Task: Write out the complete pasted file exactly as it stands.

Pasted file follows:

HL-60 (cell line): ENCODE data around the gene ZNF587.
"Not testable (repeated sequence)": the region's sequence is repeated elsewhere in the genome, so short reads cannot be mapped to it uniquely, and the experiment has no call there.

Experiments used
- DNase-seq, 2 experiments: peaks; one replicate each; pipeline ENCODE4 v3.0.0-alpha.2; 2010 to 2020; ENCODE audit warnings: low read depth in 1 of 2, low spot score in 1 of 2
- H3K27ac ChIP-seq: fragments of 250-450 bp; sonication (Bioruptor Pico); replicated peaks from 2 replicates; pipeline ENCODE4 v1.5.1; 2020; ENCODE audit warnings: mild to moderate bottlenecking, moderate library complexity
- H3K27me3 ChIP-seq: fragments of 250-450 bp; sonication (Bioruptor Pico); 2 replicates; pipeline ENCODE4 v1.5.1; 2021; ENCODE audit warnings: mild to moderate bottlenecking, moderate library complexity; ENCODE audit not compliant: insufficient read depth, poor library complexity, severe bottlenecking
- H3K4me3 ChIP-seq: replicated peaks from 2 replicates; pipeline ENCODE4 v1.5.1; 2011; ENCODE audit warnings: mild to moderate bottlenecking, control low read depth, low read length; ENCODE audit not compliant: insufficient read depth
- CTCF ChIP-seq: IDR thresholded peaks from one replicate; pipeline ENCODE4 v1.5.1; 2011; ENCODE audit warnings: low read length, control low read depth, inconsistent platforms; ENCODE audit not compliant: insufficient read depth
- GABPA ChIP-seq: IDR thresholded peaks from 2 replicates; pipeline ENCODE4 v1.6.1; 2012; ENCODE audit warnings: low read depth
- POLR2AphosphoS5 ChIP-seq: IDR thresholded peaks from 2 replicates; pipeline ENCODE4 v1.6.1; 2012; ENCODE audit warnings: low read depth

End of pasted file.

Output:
HL-60 (cell line): ENCODE data around the gene ZNF587.
"Not testable (repeated sequence)": the region's sequence is repeated elsewhere in the genome, so short reads cannot be mapped to it uniquely, and the experiment has no call there.

Experiments used
- DNase-seq, 2 experiments: peaks; one replicate each; pipeline ENCODE4 v3.0.0-alpha.2; 2010 to 2020; ENCODE audit warnings: low read depth in 1 of 2, low spot score in 1 of 2
- H3K27ac ChIP-seq: fragments of 250-450 bp; sonication (Bioruptor Pico); replicated peaks from 2 replicates; pipeline ENCODE4 v1.5.1; 2020; ENCODE audit warnings: mild to moderate bottlenecking, moderate library complexity
- H3K27me3 ChIP-seq: fragments of 250-450 bp; sonication (Bioruptor Pico); 2 replicates; pipeline ENCODE4 v1.5.1; 2021; ENCODE audit warnings: mild to moderate bottlenecking, moderate library complexity; ENCODE audit not compliant: insufficient read depth, poor library complexity, severe bottlenecking
- H3K4me3 ChIP-seq: replicated peaks from 2 replicates; pipeline ENCODE4 v1.5.1; 2011; ENCODE audit warnings: mild to moderate bottlenecking, control low read depth, low read length; ENCODE audit not compliant: insufficient read depth
- CTCF ChIP-seq: IDR thresholded peaks from one replicate; pipeline ENCODE4 v1.5.1; 2011; ENCODE audit warnings: low read length, control low read depth, inconsistent platforms; ENCODE audit not compliant: insufficient read depth
- GABPA ChIP-seq: IDR thresholded peaks from 2 replicates; pipeline ENCODE4 v1.6.1; 2012; ENCODE audit warnings: low read depth
- POLR2AphosphoS5 ChIP-seq: IDR thresholded peaks from 2 replicates; pipeline ENCODE4 v1.6.1; 2012; ENCODE audit warnings: low read depth